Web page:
Obviously. . . .otherwise, I wouldn’t have stowed away in a convent for nineteen years. When I believed I had failed to discover the Divine behind the cloister walls, I looked elsewhere. Rather than finding the reassurance and comfort a traditional God, I discovered it in Nature. Trees, especially, were a source of light during my darkest times. (Those times to be revealed in my book). I often headed deep into the woods and settled at the base of a cluster of pine trees, where a soft and uplifting presence took me over.
Since leaving the convent, I continue to seek the Divine. Only now, I seek it outside the realm of traditional religions or churches. I find a solid ground and hope–often through Trees. As it happens, I have known Trees to be among the most ancient of living beings on our planet, and find that sense of divine presence magnified among the more Ancient Standing Ones.
Fifteen years ago, a few friends and I visited the site of a 2000 year old Cedar tree in Northern Idaho. It towered above the surrounding forest in magnificent glory, while we hastened to gather at its feet. We were unable to speak, we simply stood, breathing in her splendor.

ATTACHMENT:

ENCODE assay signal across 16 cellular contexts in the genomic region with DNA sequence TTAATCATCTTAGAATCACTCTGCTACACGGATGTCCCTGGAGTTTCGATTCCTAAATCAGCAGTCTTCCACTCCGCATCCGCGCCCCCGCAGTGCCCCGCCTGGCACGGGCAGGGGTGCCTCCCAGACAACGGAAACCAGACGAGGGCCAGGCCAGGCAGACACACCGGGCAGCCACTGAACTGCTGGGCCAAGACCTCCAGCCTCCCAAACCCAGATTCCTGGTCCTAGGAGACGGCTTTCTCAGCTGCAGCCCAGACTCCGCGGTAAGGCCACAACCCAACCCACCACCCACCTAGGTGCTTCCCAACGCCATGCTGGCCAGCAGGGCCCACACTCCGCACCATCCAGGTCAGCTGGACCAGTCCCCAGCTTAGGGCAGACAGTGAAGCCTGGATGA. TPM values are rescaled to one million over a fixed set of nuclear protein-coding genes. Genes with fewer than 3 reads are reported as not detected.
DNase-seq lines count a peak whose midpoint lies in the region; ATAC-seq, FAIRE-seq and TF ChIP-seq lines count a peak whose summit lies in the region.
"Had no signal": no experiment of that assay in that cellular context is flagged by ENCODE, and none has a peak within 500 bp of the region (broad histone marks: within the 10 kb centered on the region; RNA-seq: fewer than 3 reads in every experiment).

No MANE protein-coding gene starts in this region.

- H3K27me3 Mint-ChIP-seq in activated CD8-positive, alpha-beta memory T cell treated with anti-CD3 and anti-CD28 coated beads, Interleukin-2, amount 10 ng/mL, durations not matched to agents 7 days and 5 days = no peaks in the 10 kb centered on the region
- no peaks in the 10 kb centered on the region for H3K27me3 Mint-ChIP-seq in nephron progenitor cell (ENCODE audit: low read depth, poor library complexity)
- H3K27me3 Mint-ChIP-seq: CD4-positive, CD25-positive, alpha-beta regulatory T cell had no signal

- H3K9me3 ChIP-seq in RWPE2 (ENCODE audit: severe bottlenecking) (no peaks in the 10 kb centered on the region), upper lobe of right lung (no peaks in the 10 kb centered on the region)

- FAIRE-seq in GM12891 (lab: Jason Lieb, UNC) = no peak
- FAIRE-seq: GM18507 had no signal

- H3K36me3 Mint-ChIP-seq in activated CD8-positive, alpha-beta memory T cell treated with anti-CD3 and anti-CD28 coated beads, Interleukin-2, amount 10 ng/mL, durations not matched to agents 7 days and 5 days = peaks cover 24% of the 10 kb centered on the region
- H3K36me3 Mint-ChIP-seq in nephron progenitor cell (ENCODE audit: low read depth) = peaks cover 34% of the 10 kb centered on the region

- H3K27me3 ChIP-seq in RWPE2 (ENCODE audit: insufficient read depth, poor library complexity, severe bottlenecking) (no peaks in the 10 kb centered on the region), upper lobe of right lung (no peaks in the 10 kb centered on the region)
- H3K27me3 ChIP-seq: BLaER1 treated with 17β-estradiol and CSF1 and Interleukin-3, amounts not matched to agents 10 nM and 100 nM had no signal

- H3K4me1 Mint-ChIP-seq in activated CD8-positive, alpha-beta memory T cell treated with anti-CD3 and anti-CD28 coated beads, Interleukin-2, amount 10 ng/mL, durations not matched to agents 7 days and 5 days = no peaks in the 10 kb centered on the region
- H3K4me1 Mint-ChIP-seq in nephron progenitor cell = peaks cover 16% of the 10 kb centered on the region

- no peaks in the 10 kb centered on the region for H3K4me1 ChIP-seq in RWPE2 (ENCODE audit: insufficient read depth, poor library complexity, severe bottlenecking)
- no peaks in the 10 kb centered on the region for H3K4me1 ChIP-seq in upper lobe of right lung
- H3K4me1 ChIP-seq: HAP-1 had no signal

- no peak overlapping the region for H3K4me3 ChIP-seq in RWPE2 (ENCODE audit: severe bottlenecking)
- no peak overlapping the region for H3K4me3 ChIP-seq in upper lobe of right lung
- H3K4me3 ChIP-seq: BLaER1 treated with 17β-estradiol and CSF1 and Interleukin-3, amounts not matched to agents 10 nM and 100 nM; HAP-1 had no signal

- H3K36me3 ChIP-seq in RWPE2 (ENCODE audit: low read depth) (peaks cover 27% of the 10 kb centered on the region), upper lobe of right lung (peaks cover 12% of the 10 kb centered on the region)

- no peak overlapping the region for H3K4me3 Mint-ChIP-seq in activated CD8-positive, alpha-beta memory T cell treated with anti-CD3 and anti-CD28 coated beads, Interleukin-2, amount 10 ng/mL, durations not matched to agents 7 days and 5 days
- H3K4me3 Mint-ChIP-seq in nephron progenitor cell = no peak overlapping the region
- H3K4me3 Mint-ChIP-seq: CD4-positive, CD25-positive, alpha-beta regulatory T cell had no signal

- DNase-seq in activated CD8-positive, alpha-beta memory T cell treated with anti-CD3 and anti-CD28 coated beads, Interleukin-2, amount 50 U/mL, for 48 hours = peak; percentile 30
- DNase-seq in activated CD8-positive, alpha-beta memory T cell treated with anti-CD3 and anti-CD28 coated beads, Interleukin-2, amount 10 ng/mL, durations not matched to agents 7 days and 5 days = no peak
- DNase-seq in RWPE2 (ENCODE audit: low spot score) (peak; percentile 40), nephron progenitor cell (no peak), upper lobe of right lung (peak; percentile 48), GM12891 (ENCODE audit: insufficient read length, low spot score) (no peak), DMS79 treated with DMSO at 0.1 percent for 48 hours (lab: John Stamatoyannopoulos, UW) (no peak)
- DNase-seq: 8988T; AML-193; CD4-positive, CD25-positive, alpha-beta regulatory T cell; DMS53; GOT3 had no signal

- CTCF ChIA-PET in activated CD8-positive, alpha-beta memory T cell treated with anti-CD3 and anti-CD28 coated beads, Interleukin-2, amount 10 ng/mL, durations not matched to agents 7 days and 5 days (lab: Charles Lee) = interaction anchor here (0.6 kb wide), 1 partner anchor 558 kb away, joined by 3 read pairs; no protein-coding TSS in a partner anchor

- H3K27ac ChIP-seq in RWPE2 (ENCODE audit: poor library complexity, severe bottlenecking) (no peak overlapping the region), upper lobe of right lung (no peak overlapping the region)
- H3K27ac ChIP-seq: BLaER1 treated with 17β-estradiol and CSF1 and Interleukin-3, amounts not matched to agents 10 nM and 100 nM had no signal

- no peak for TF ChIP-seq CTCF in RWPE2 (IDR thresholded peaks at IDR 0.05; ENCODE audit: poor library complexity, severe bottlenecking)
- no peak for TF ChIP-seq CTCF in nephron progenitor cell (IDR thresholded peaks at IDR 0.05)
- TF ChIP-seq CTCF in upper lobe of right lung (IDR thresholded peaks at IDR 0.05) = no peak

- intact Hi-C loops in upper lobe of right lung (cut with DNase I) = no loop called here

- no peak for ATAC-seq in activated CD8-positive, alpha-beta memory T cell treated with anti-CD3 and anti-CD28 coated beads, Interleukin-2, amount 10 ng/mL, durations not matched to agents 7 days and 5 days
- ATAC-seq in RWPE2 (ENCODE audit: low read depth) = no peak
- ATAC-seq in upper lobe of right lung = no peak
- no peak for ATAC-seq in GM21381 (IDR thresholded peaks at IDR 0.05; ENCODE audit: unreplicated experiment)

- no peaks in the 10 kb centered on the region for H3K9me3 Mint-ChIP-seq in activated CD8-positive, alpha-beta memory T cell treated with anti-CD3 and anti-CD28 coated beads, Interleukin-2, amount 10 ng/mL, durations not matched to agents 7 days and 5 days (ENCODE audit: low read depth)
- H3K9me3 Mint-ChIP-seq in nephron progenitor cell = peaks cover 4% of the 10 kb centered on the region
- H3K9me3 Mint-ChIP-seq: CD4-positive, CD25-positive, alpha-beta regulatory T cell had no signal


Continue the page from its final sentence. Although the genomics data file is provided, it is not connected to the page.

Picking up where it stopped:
I felt touched. . hushed. . deepened.. .
I have since learned that there are even more ancient, beings on our planet. Even more than we are aware of. Pictured above is sea grass, that has been living in Spain for 100,000 years. The sight of such beauty brings me to my knees. Something I was too often required to do in the presence of our tabernacled God in the convent.
Now back to my writing for the day.